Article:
Beauty and Art is a complex subject that’s culturally and existentially relative
A gifted artist between West and East may both extrude life’s beauty to us, but their life’s philosophy determines the style of their expression. A gifted Western artist wants to show us the beauty of this world through an ideal — a platonic space if you will. Western art is imagined to have capability to inspire individuals to pursue perfection: “A million sunsets will not spur on men towards civilization. It requires a perfect art-depiction of that sunset (a Platonic image) to evoke into consciousness the finite perfections which spurs human achievement. In Western Art, both science and art is believed to capture a manageable slice of the infinite richness of nature for us and let us glimpse a moment of perfection.
Just as exemplary individuals — Platonic person (e.g. Martin Luther King) can held out as role models that inspire us to greater civic and social achievement, so a civilization “infused with art” can reveal infinite or immortal possibilities to very finite humans, says the Western Styled Art. Great Western Art always points beyond itself to the source of its vision — of Platonic Origin (e.g. “Michelangelo’s perfect man statue). As viewers contemplate Western Art — if it’s good art — they should get a glimpse of something larger a more perfect than what we see around us.
The first thing you might notice about typical, Eastern Art is the presence of great amount of empty space. In contrast with Western Art, which often fills the canvas with color and excitement, Asian art uses emptiness as an ingredient signifying part of existence — an essential quality a person must understand in seeking the meaning of existence. Next comes human figures that compare to be smallest against the present of vast nature. Tao and Chinese art also explains that unless “we learn from ‘within’, we don’t begin to learn. As the painter Pan Tinshou once said “let your mind fill the voids, not your brushes.” Seeking inward to embrace the inherent emptiness of life and vastness of nature is essence Eastern Artists seek to convey.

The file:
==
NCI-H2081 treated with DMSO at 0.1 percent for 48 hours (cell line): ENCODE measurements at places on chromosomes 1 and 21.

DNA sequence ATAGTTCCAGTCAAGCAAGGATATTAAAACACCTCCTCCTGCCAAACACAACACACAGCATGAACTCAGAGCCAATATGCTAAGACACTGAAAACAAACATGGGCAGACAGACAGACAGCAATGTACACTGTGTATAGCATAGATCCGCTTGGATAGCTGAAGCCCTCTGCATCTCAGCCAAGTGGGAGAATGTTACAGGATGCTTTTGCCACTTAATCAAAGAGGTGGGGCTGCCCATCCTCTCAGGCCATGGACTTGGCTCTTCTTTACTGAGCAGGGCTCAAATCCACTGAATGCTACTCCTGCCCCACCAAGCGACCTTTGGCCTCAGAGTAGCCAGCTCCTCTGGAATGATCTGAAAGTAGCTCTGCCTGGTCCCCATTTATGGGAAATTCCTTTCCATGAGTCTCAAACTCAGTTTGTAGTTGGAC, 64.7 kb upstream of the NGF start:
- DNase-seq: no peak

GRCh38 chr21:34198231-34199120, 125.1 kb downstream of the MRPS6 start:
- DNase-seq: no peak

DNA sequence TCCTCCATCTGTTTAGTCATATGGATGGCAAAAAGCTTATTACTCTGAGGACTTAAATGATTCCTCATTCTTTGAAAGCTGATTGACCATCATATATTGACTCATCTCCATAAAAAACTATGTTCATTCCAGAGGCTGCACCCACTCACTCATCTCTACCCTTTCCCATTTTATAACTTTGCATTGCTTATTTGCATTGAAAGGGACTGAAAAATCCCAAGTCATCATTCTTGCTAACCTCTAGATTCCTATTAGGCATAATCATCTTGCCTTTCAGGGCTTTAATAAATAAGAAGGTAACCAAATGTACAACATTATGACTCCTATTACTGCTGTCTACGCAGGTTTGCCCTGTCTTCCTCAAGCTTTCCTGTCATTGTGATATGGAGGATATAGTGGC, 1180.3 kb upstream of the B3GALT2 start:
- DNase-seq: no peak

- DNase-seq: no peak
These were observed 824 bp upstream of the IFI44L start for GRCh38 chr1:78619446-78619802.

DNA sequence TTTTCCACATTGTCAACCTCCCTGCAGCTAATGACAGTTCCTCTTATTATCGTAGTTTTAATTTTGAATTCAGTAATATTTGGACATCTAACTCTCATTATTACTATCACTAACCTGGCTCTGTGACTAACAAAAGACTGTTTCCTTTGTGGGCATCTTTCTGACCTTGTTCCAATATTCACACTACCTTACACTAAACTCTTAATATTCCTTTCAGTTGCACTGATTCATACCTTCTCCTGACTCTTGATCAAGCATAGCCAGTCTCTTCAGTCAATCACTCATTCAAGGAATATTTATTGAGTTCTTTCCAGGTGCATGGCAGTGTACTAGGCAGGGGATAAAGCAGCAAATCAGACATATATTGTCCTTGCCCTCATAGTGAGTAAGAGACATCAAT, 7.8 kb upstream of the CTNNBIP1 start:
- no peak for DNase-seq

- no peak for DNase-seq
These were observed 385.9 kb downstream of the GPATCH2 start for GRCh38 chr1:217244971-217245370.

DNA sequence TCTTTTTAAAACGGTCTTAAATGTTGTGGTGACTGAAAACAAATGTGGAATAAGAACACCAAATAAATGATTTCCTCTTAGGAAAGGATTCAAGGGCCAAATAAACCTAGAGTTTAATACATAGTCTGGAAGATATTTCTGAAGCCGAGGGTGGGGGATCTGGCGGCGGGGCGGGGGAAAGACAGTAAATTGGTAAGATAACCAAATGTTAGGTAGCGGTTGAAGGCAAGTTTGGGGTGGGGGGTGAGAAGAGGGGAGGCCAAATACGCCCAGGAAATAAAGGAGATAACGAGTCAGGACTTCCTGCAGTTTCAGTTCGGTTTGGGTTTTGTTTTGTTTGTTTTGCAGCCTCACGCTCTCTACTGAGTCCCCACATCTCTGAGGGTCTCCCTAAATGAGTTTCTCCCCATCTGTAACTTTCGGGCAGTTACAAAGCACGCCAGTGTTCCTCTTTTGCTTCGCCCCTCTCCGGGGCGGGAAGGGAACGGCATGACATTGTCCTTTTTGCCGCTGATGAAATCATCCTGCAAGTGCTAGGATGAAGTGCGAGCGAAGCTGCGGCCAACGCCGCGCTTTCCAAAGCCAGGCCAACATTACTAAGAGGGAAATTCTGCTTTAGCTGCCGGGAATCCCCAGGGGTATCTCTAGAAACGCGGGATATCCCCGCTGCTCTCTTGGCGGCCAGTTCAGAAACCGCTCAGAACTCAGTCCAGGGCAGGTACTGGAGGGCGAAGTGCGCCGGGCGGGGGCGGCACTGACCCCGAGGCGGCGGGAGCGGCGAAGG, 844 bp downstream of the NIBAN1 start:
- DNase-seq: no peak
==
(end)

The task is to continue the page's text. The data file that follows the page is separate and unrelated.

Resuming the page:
As an Eastern Icon in the Western world — Bruce Lee — once attempted with partial success — to show the West the “real Beauty” of Eastern art and its culture through Martial Arts, we all can see the richness that comes from the global community through cherishing our differences and diverse beauty. To achieve the above, however, Bruce Lee had to overcome initial hardship and discrimination and even died young in the process. But the cultural bridge he built during a time of racism and intolerance is long lasting and made Lee into a legend in both the East and the West.
But our history has not been so tolerant in showering us with these token fairy-tales of successful integration. Colonialism since the 17th century have showed us our stubborn and intolerant instinct when it comes to preserving the supremacy of our own values and beauty, as colonists used fences and signposts to mark off the natives as ugly and insignificant — perfectly suited for slave-labor. The interest of the colonialism period is that the oppressor manages to convince himself of the objective non-existence of the oppressed nation and its inherent beauty. Every effort is made to bring the colonized person to admit inferiority and wretched ugliness. And in the last extreme, the confused and conquered individual gives into an inferiority complex, throws himself in frenzied fashion into the frantic acquisition of the culture of the occupying power, and takes every opportunity of unfavorable criticizing of his own national culture. (The Bluest Eyes — Toni Morrison)
In this new Era of Globalization and postmodernism, the same critical question exists today as it did 200 years ago during the Age of Colonialism in Africa. To the massive, white convoy going through a colonized country, an African man asks confusingly: “why do you white men own so much cargo [in your art]?” During this age of global-warming, overpopulation, and resource depletion, why do people still own so much “cargo?”